Editorial: Democracy cannot survive without a free press

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Today, newspapers — digital and print — around the United States will publish editorials decrying attacks on the free press by President Donald J. Trump and other elected officials.

We at The Times join that chorus. We know we are a tiny voice — certainly in comparison with the long-established, giant metro newspapers that helped spark this day of solidarity.

We will not begin to argue that the press is perfect – far from. We make mistakes, get things wrong or miss key stories. We do try, always, to get it right, and correct the record when possible. And yes, you can argue that the national cable TV media is a bit of different animal — even we cringe sometimes at the “Breaking News” mentality designed to drive ratings more than inform.

And yes, many of us, pressed by economic need have had to shrink our newsrooms and cut corners. We hate it — but the current advertising environment, in part damaged by what appears to be an illegal digital advertising monopoly by Google, gives us little choice. We are far from happy about the changes forced upon the industry — changes that mean less coverage of school boards and local government, less oversight — and ultimately, for you the reader, the probability of less effective governance and higher local taxes due to lack of scrutiny.

But the good a free and vigorous press does so outweighs the negatives. At our best, we inform and educate and shine a light on local, state and national elected officials. In almost all cases, we are careful, thorough and thoughtful in our reporting.

As concerning as President Trump’s recent attacks on a free press have been — he is but one man, a man with a checked history of honesty at best.

It is so many others, including elected officials in the Chester County area, who for a number of years have sought to demean, defame and outright bully the local media. Some publications have been cowed, while others have managed to stay strong, willing to call attention to conduct that is questionable or worse.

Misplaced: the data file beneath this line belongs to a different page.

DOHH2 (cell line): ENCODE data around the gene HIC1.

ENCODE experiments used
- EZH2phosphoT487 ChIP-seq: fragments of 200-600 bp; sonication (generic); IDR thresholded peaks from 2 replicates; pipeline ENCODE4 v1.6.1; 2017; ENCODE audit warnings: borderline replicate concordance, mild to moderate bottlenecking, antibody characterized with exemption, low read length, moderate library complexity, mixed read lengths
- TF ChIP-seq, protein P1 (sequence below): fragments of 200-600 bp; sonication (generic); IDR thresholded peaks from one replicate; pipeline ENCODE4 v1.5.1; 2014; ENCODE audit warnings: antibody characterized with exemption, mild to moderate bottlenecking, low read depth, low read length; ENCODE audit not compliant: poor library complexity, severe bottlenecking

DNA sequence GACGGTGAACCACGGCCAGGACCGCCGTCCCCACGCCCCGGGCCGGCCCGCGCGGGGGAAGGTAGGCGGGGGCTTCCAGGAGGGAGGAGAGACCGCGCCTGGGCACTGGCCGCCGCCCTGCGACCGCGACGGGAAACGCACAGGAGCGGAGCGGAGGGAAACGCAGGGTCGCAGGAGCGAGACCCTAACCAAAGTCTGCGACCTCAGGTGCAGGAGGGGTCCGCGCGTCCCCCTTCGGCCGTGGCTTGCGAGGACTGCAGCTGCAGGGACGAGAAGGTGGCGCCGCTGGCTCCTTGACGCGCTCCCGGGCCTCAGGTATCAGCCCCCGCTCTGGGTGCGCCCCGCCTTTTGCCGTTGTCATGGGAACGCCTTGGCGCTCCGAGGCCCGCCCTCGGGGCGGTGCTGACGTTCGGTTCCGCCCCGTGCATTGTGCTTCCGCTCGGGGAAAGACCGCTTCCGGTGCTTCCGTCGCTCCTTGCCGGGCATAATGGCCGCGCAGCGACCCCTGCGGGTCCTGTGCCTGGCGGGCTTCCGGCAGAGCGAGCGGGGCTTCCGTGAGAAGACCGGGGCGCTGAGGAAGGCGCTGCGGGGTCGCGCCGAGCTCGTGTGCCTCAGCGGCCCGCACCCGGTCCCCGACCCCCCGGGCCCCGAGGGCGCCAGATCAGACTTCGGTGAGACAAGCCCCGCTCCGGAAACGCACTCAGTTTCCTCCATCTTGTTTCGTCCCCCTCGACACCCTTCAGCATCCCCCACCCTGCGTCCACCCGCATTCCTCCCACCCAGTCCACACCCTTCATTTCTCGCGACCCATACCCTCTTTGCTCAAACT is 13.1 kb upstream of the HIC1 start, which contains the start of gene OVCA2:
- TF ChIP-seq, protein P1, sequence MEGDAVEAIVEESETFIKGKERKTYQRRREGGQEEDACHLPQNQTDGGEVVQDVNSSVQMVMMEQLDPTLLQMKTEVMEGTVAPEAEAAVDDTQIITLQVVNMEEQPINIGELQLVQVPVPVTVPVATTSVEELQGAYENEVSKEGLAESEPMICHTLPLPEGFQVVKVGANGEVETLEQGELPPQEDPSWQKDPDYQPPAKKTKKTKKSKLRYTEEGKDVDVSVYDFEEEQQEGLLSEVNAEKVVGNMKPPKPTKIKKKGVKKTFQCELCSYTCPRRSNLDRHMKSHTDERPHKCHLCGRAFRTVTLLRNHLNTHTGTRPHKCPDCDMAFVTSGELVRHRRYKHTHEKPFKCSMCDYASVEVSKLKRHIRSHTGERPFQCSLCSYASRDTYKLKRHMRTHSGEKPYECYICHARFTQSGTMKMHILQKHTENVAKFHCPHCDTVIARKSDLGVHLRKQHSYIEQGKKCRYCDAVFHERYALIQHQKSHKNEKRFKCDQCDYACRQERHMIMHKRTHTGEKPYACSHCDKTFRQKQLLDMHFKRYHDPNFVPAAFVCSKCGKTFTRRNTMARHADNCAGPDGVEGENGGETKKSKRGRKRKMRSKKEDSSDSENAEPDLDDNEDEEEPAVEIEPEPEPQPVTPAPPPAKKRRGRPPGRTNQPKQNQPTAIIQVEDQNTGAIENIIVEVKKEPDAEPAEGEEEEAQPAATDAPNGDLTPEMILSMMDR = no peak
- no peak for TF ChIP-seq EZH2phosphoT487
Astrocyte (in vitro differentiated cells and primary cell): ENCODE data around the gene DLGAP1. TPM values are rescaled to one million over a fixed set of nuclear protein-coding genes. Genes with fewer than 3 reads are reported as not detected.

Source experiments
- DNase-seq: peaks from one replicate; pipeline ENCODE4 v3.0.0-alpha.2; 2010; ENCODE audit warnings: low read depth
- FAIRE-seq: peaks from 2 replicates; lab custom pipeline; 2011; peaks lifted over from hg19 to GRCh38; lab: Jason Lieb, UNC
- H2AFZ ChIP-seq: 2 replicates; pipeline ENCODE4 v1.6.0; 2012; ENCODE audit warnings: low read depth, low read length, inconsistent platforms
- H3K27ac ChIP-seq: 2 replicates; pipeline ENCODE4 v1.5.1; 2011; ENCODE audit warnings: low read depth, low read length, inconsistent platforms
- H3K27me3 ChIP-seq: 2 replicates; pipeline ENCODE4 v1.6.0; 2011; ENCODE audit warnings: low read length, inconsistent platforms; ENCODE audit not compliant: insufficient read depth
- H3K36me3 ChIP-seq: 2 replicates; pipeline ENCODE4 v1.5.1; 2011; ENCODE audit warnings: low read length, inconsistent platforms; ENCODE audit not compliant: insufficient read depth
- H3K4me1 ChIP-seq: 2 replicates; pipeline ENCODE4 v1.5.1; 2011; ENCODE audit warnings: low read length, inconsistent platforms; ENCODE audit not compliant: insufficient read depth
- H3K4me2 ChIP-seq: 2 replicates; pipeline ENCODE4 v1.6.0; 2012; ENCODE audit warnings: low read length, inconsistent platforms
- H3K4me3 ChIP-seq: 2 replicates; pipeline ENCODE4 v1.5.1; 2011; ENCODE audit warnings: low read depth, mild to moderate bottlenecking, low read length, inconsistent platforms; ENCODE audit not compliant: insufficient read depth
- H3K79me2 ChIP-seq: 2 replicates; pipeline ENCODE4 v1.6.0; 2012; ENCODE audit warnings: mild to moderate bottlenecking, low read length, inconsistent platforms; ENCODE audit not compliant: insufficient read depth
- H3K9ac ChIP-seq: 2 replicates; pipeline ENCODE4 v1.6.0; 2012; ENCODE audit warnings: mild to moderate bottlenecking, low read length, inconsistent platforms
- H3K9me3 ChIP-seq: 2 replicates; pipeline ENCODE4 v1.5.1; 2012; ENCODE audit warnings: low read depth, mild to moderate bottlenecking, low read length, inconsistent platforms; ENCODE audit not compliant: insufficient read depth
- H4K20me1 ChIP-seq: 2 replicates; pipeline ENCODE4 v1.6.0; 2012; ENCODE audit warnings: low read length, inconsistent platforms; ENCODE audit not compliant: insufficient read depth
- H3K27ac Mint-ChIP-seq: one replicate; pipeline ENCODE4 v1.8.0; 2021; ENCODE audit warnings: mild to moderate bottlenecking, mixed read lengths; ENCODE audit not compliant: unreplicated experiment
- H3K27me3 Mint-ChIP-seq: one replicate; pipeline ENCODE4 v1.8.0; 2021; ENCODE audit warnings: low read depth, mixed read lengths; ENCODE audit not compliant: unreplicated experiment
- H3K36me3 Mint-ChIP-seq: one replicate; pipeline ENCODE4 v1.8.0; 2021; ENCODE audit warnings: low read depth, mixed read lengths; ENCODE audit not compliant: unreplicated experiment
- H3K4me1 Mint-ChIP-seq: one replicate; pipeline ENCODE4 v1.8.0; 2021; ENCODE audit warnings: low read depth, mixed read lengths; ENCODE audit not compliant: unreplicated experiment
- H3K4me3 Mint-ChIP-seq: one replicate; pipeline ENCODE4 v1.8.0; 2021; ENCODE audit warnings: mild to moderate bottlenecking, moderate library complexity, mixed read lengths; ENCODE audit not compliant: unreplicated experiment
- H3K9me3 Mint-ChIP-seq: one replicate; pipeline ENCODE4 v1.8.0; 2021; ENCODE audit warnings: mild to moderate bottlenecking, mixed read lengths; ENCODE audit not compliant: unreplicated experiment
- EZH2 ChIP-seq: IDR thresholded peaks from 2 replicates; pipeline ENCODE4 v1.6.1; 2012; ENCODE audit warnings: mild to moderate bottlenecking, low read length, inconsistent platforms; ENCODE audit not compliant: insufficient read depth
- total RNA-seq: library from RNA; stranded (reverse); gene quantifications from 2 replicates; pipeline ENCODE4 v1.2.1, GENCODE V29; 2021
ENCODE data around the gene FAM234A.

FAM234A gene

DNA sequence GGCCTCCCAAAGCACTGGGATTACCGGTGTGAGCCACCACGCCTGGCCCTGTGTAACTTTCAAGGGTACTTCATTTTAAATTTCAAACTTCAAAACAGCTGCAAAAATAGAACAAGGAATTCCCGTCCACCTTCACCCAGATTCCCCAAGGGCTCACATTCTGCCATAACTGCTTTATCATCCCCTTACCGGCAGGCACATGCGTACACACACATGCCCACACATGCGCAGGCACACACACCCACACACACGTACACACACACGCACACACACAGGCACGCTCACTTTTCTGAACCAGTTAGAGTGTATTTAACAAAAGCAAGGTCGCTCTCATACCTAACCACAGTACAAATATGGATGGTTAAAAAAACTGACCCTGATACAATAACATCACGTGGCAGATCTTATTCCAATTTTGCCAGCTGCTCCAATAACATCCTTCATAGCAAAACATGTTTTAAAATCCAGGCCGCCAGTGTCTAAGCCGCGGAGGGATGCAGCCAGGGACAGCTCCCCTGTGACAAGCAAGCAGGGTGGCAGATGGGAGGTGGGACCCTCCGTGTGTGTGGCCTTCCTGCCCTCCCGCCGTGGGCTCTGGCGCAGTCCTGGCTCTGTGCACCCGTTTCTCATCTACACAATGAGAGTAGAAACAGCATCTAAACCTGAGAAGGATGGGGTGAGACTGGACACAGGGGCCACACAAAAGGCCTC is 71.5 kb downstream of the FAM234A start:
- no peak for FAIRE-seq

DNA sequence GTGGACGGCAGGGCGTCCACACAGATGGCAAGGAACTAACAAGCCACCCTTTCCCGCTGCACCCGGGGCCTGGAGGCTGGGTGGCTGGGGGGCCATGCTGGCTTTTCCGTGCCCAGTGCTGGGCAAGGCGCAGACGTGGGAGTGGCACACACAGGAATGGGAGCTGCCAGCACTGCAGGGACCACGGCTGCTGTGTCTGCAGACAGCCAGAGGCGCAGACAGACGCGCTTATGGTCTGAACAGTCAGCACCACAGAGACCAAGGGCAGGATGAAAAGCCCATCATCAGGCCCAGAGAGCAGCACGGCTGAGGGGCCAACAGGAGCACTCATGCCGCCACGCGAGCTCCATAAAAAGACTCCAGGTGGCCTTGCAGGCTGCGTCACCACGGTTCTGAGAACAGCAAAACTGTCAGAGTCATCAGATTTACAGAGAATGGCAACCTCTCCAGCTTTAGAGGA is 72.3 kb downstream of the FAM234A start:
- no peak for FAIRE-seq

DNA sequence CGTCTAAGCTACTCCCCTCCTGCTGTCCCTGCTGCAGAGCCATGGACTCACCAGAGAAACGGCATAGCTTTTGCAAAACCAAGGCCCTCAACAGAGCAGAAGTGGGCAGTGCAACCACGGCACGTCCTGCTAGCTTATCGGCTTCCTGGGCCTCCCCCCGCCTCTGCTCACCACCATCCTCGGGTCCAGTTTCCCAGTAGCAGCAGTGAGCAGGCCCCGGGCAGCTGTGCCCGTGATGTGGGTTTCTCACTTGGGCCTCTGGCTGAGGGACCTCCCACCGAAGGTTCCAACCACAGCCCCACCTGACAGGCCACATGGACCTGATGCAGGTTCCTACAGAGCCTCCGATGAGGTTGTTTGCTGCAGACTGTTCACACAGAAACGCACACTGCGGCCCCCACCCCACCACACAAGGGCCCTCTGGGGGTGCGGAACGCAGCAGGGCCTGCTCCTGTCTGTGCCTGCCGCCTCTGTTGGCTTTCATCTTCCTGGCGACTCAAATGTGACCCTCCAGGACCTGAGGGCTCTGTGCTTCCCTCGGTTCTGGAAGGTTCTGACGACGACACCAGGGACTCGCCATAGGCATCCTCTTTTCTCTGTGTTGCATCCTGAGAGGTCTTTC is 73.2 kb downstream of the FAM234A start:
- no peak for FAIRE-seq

More frightening, a Quinnipiac University poll out Tuesday suggests that 51% — a majority — of Republicans consider the media “the enemy of the people.” That is literally how Joseph Stalin described the press in Russia — before launching into purges that killed millions. That is also how Adolph Hitler described the media, as well.

If that is the company some elected officials and rank-and-file Republicans wish to share, it truly is a fearful time for our democracy.

We used to have a shared sense of the facts — now folks can ignore information they don’t like to be told what they want to hear. The truth has been outstripped by “talking points.”

But we ask this: as this process has unfolded over the past 20 years, are you better off? Is your life better? Is our country better? Is our government more effective?

We think most of us would answer “no.”

Obviously, there are many reasons for this, but at least one factor is the erosion of the news media as a force of education, information and shared facts. Americans were very good at slowly, carefully, coming to a consensus and taking action as needed, once the facts were evident.

Now, that process has been actively subverted by internal and external forces. Without shared facts, we cannot have a robust debate — but rather separate realities that often do not overlap, leading to division, anger and gridlock.

Far from being the enemy, a free press is the last, best hope of stopping a dangerous turn away from democracy toward corporate oligarchy.

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